It’s a seductive vision: re-use existing infrastructure, in this case London’s disused Tube tunnels, to solve a problem–the dangerous interplay of vehicles, cycles and pedestrians on the streets above.
The plan, from architectural firm Gensler, won a prize this week for best conceptual project at the London Planning Awards (note: “conceptual”). The London Underline, as it is called, would create not only walking and cycle paths, but underground shops, cafes and art spaces.
(But wait! Isn’t one of thing best things about cycling the fact that it’s outdoors? That cyclists don’t have to use the Tube? Shhhh.)
It’s not the first such scheme. In 2014, a plan was floated for a “Deckway” which would see about five miles of cycle path built along the Thames—above the water, that is, not beside it. The projected cost was around £600 million ($972 million). The firm of architect Norman Foster came up with SkyCycle, a different kind of deck that would run above train lines.
All the plans have merits. But they’re also all expensive, building-heavy and—in such a densely populated city with so many pulls on its finances—unlikely to happen.
They also, perhaps, distract attention from more fundamental problems on the city’s roads: including a vicious turf war between drivers and cyclists.
This week Transport for London (TfL) confirmed plans to build more “cycle superhighways”—designated routes that use quieter streets for cyclists, and separate their paths from traffic with a curb on heavily used roads. The agency aims to double cycling over the next ten years, and these plans will cost £160 million.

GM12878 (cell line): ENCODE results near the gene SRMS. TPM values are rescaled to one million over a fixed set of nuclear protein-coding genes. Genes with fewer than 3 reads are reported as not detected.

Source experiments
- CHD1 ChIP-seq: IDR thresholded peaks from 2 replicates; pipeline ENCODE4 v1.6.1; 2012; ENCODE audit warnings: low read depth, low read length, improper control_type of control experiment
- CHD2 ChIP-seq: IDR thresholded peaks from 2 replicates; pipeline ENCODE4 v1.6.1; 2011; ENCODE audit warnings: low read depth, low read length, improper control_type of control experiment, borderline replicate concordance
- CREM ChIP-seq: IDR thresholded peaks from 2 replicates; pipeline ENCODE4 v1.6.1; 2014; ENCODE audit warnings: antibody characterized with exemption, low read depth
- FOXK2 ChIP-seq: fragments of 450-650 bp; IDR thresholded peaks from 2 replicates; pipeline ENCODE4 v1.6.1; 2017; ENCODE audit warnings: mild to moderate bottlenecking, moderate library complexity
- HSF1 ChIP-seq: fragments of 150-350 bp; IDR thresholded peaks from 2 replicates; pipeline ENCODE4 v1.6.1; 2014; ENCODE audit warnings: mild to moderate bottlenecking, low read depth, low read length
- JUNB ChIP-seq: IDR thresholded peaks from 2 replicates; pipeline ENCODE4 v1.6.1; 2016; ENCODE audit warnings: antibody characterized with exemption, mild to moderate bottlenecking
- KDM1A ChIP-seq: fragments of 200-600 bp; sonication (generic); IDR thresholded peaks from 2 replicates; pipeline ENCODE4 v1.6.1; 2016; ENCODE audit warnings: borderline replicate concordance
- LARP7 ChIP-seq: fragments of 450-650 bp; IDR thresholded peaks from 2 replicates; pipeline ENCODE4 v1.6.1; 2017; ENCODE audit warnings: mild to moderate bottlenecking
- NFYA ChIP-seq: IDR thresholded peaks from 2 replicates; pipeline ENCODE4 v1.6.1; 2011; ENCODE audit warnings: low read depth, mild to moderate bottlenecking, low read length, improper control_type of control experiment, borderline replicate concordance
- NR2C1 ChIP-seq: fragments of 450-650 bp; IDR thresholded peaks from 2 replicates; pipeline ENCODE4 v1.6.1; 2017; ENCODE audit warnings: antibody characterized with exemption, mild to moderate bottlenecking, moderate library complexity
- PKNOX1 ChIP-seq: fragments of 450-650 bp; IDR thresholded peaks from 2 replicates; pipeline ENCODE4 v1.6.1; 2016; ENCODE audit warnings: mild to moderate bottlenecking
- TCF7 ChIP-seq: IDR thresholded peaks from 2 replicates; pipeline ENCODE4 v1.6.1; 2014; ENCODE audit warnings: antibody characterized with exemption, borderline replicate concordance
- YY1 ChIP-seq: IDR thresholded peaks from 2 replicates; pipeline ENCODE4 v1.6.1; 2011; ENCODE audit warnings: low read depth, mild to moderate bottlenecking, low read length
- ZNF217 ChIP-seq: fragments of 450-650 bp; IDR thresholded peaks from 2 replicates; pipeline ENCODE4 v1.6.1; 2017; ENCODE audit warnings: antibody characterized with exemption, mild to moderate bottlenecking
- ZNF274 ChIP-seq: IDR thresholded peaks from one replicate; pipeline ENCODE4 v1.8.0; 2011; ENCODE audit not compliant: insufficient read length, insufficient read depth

Even off the actual streets, the relationship between drivers and cyclists in the city is deeply fraught (as they have been in other cities around the world trying to become more bike-friendly). A TfL board member was this week quoted as saying the greatest dangers to cyclists came from their own actions. The general secretary of the Licensed Taxi Drivers’ Association said in a radio interview that fanatical cyclists were a bit like the “ISIS of London.”
In truth, London’s streets are too crowded. The introduction of a “congestion charge” in 2003 that forces private drivers to pay £11.50 to enter the city center alleviated some traffic, but it’s still heavy. A city cycle-hire scheme that facilitates the journeys of business people and tourists (often without cycling experience or helmets) put 10,000 more bikes on the road in 2010.
Meanwhile, when cars, trucks, buses and taxis kill and maim, cyclists complain that most drivers aren’t held to account. Between 2010 and 2013 there was an average of 15.6 deaths per year in London, and 440 serious injuries to cyclists. This includes a sharp drop in injuries in 2013, which TfL linked to better all-round road safety that year.
That record doesn’t make it the worst city for cycling in the world (it was comparable last year to New York). But its safety record certainly isn’t one of the best.
Brokering a peace between cabbies, truck drivers, cycle couriers and all the other road users should be a priority for the London authorities. This—as well as improving existing road layout—might do more to improve these statistics than complex design concepts, and do it quicker.